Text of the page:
Four-digit classification codes used to identify the type of merchant business in various stages of transaction processing. For example 5999 is the code given to miscellaneous and specialty retail stores. Related term: SIC code.


An identification number that represents a Merchant’s operating/profit center to its Acquiring Bank for the purpose of processing credit card transactions.


A Merchant Services Provider (MSP) is an organization that quotes a Discount Rate to the Merchant and handles the setup with the front-end and back-end Processors to ensure the Merchant’s funds are correctly routed to their bank. An MSP can be a Merchant Bank or an Independent Sales Organization (ISO) with ties to many Merchant Banks.

N              

Any transaction in which the card is not presented, such as a phone, mail or Internet purchase.

O              

A transaction that is authorized through a voice authorization and later keyed into a POS terminal prior to settlement.


A transaction that is authorized electronically from the front-end network.

P              

Payment Service Provider.


A payment processor is a company (often a third party) appointed by a merchant to handle credit card transactions for online merchants.


See Payment Card Industry Security Standards Council (PCI SSC).


PCI DSS is a multifaceted security standard that includes requirements for security management, policies, procedures, network architecture, software design and other critical protective measures. This comprehensive standard is intended to help organizations proactively protect customer account data.

R              

An online transaction, such as an ATM withdrawal, that is usually settled immediately.


Transactions for which a cardholder grants permission to the Merchant to periodically charge his or her account number for recurring goods or services.


A refund occurs when the merchant rebates all, or a portion, of an original transaction amount to the cardholder. Refunds are made to the same card that was used for the original transaction. Similar to a Credit.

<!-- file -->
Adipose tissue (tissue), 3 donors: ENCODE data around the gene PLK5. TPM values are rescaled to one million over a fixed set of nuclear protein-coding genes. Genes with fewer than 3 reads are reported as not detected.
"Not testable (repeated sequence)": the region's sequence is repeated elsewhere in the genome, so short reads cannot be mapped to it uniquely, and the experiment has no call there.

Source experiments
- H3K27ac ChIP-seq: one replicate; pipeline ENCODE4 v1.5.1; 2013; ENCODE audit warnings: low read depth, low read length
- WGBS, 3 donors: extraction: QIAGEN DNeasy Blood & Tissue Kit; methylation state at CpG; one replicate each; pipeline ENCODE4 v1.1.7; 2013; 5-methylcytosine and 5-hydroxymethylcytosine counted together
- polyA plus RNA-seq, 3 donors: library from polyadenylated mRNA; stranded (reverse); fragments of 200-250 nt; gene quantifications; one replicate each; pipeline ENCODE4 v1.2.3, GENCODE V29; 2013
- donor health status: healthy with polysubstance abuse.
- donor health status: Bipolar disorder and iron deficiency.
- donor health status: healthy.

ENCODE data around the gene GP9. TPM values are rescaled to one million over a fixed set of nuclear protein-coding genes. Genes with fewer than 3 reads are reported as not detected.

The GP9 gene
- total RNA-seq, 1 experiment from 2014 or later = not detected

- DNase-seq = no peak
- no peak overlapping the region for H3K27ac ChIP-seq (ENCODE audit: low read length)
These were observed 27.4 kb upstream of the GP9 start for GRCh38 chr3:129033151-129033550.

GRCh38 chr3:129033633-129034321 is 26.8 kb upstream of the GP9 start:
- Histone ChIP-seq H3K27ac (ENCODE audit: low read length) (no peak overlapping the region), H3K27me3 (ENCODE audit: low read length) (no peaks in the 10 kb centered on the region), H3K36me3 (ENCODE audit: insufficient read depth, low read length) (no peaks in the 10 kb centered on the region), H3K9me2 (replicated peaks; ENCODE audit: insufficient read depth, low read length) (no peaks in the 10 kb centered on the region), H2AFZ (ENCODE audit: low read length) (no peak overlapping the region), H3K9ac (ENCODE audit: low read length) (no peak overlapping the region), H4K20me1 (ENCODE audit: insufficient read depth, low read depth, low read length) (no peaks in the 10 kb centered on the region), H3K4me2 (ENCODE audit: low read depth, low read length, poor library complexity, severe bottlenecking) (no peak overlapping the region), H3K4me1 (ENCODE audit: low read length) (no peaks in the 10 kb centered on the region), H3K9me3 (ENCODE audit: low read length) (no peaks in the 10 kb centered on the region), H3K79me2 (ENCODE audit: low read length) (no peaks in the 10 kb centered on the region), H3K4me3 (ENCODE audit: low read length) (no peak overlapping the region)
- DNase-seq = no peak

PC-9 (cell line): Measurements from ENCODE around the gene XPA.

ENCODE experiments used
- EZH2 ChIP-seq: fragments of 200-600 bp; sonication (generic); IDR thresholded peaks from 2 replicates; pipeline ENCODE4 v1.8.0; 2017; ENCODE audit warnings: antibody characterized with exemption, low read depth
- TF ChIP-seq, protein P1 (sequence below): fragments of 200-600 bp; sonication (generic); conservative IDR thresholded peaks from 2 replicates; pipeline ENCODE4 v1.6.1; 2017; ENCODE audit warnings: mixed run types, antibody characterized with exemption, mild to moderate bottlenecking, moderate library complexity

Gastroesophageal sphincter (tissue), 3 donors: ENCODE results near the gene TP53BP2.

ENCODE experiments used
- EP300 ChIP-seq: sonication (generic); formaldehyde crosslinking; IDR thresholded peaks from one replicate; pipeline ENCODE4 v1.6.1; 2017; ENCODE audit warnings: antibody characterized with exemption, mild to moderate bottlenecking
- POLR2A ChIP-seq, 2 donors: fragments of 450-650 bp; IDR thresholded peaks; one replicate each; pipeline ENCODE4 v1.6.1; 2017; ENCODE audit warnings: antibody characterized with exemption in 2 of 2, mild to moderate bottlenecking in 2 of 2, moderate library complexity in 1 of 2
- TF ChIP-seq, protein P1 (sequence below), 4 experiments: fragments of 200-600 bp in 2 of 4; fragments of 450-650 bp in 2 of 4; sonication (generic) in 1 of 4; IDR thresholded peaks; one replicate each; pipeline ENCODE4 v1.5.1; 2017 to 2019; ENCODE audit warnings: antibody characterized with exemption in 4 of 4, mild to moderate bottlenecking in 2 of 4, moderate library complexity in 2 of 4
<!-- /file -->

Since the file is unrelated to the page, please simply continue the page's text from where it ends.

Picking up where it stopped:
A portion of the revenue from a merchant’s credit card transactions, held in reserve by the merchant account provider to cover possible disputed charges, chargeback fees, and other expenses. After a predetermined time, holdbacks are turned over to the merchant.

S              

A system for encrypting data sent over the Internet, including e-commerce transactions and passwords.

T              

An industry term, first coined by Shift4, describing the concept of using a non-decryptable piece of data to represent (by reference) sensitive or secret data.


Describes a set of general design guidelines and implementations of specific networking protocols that enable computers to communicate over a network. TCP/IP provides end-to-end connectivity and specifies how data should be formatted, addressed, transmitted, routed, and received at its destination. Protocols exist for a variety of different types of communication services between computers.

U              

User authentication is the process of validating a credit card user’s identity or authorized user status.

V              

A mechanism for providing secure, reliable transport over the Internet. The VPN uses authentication to deny access to unauthorized users and encryption to prevent unauthorized users from reading the private network packets. The VPN can be used to send any kind of network traffic securely.


This terminal allows you to accept credit-card information chargeable via telephone or fax.

W              

An electronic debit from a consumer’s bank account created during a secure Internet session between a company and consumer.

Z                

Requires that all transactions receive authorization.